Dizziness & balance disorders
In medicine, dizziness is understood to be a disturbance of the sense of balance, the feeling of turning or swaying, the feeling of not being able to move safely in space, or even the feeling of threatening unconsciousness. Vertigo is one of the most common complaints in Germany. About every 10th patient who visits his or her doctor complains about the feeling of losing orientation in space. For the person affected, this is a very unpleasant sensation, sometimes perceived as threatening, which can go so far that even the simplest everyday activities can no longer be performed. Often it is not easy to find the cause, as there are many different reasons for dizziness. In order to understand them better, it is necessary to take a closer look at how the sense of balance functions. The vestibular system obtains its information from three different systems: the two organs of equilibrium, which are located in the inner ear, the eyes, through which we perceive visual impressions, and the sensors in our joints and muscles, which provide information about posture and movement. If a malfunction occurs in one of the three systems, a conflict of perception arises and the person affected feels dizzy. All incoming information is processed in the brain, so that diseases in this area can also lead to dizziness. Other factors that can influence the vestibular system are medication, cardiovascular diseases and mental illness.
The dizziness consultation
During the initial presentation in the dizziness consultation, we perform a comprehensive diagnosis. Our primary goal in the vertigo outpatient clinic is to identify the cause of the vertigo and to find a suitable therapy. The anamnesis is of central importance in the diagnosis. For this purpose, a detailed conversation between doctor and patient is conducted to establish the exact history of the illness and any pre-existing and underlying diseases. This is followed by a detailed anamnesis on possible triggers of dizziness, the exact symptoms, how long they last and what accompanying symptoms there are. An important role in the diagnosis is also played by whether the patient is taking medication and, if so, which. The next step on the way to a diagnosis is a thorough physical examination of the patient. First of all, the ear, nose and throat area, eye movements using so-called Frenzel glasses and an orienting balance test are examined. This is followed by the apparatus-based examinations, which are intended to provide more precise information about the organs of equilibrium and also the hearing ability than the other part of the inner ear. Of central importance are the tests on the function of the organ of equilibrium, the so-called vestibularis tests. With their help it can be clarified whether the dizziness is caused by disturbances of the organ of equilibrium. Finally, the findings are discussed in a concluding conversation and a therapy is suggested, which in most cases can be started immediately. If we suspect a cause in another specialist area, we help to establish contact with other specialist colleagues.
We test the spontaneous nystagmus including fixation suppression, the optokinetic reactions, positioning nystagmus, the gaze sequence, the rotational nystagmus (eye tremor) and the caloric nystagmus. The latter can be provoked with both water and air.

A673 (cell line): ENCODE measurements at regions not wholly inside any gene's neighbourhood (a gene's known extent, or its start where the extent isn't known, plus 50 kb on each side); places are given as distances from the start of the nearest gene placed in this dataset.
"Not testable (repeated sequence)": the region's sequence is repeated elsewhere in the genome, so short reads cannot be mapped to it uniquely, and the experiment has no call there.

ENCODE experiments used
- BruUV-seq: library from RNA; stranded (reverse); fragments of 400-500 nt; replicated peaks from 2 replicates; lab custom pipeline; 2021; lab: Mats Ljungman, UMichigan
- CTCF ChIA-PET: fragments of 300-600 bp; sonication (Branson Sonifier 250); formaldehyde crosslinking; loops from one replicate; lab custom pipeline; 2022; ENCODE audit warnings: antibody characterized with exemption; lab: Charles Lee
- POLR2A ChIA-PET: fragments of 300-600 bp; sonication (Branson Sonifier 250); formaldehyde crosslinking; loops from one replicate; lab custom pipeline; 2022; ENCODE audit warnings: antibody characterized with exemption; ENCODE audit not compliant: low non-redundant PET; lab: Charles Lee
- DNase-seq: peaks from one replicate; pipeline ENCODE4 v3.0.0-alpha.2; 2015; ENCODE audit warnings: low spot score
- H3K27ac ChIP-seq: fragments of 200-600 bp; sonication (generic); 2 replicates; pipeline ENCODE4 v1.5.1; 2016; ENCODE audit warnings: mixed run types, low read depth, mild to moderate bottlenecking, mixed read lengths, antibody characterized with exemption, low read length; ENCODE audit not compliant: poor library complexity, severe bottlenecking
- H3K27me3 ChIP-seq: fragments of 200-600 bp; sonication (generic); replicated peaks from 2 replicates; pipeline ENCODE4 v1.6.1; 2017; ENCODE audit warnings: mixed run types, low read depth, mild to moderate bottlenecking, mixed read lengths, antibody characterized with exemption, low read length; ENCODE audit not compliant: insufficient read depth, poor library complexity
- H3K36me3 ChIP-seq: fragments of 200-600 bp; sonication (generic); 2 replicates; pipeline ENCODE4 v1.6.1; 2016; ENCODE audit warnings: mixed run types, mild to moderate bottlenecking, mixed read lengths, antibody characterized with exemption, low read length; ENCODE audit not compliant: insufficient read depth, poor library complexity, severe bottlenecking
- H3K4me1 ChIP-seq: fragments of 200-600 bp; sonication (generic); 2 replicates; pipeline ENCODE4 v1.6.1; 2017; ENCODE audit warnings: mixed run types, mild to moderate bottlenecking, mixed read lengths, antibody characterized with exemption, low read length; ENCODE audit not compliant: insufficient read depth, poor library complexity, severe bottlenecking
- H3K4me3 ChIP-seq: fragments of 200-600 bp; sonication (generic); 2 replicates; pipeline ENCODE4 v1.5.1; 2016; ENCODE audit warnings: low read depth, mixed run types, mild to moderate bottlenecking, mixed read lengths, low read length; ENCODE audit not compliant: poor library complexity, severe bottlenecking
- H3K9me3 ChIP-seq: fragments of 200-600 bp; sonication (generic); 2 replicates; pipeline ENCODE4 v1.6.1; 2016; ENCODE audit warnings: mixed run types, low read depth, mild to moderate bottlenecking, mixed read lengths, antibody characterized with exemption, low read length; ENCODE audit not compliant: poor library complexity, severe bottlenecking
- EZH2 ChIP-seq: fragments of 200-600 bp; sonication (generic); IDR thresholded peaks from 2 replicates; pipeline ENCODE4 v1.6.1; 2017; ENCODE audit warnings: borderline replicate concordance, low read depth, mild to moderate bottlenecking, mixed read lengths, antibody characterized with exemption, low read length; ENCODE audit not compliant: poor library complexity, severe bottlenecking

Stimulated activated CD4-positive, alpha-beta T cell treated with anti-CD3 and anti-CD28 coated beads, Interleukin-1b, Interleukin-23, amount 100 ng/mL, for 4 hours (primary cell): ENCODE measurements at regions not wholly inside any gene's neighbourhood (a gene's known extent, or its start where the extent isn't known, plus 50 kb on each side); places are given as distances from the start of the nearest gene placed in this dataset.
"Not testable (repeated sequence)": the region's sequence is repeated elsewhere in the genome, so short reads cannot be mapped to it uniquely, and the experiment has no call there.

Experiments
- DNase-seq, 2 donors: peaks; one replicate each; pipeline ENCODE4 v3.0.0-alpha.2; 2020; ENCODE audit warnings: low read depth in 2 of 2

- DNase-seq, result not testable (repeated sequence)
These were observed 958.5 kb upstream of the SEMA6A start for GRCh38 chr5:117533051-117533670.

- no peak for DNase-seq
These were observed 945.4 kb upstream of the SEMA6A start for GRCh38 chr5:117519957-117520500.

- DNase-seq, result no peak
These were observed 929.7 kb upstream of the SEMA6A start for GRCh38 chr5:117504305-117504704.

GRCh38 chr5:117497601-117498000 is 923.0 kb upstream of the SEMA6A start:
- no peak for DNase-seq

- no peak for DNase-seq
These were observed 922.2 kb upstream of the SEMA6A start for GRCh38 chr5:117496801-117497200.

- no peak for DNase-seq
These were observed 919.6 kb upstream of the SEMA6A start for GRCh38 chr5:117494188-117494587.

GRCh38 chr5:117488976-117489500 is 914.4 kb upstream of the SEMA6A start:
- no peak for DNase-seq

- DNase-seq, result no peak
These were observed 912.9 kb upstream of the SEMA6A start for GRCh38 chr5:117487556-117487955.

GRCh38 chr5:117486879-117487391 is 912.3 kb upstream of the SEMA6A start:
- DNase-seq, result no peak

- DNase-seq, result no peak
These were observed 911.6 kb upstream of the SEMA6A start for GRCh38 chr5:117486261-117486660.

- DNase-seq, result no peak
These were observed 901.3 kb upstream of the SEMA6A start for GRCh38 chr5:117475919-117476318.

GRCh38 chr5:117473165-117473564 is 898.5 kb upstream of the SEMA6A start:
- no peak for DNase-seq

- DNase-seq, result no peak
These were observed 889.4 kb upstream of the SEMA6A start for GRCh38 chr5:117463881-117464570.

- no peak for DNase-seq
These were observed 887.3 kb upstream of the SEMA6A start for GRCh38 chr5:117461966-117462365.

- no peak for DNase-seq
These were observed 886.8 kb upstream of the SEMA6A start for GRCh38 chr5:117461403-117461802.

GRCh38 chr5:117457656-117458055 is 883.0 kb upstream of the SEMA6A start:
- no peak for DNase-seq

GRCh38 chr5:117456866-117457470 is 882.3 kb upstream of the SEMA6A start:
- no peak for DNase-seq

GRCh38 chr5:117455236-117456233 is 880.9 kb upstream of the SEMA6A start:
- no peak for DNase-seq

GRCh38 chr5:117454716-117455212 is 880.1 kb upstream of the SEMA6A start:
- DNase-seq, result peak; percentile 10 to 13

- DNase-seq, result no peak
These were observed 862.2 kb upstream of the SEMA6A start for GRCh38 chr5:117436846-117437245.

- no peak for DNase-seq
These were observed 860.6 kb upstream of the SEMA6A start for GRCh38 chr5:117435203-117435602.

Vestibular evoked myogenic potentials (VEMP)
By examining the vestibular evoked myogenic potentials we can make statements about the sacculus function and thus diagnose less frequent causes of dizziness.
Video-based Head Pulse Test (vHIT)
The Head Pulse Test is a quick and clear side-specific examination of the vestibulo-ocular reflex. It can provide valuable information for the qualitative estimation of the arch duct function. The test is performed by passive head movements with low amplitude and high acceleration in lateral direction. Patients with a vertibular disorder exhibit corrective saccadic eye movement during or after the head impulse.
With the posturography platform we measure the body sway movements with open and closed eyes.
With the Swaystar© we have a portable system at our disposal, which measures body sway similar to posturography. Since the device is attached directly to the patient's back, a wide range of tests can be carried out, with the focus on recording fluctuations in more complex movements and gait sequences. In this way, important additional information can be obtained, e.g. on the risk of falls of older patients or on the extent of the psychological component of vertigo. The Swaystar© device also serves as an effective therapy for vertigo.
The inner ear consists of the organ of equilibrium and the hearing organ, which is why we perform hearing tests on each patient in addition to the actual examination of the organs of equilibrium. These may include: the tuning fork test, the tone threshold audiogram, the speech audiogram, impedance tests, supra-threshold hearing tests, the derivation of otoacoustic emissions and the derivation of brainstem potentials.
- Ambulatory and stationary vestibular habituation training
- Infusion Therapies
- Rescue maneuvers and storage training
- Timpani tube insert
- Intratympanal injections of cortisone
- Intratympanal injections of gentamycin
- Intratympanal labyrinth anaesthesia
- Referral from your family doctor, ENT physician, neurologist or ophthalmologist
- Health insurance card
- All previous findings, e.g. MRT images on data carriers and doctor's letters
- List of medications you take regularly
Please come to our ENT clinic about 15 minutes before your appointment to register. You should plan 3 - 4 hours for your visit to the vertigo clinic, as we endeavor to provide a complete clarification and consultation. We ask you not to wear eye make-up on the appointment, as this may limit the results of the examination.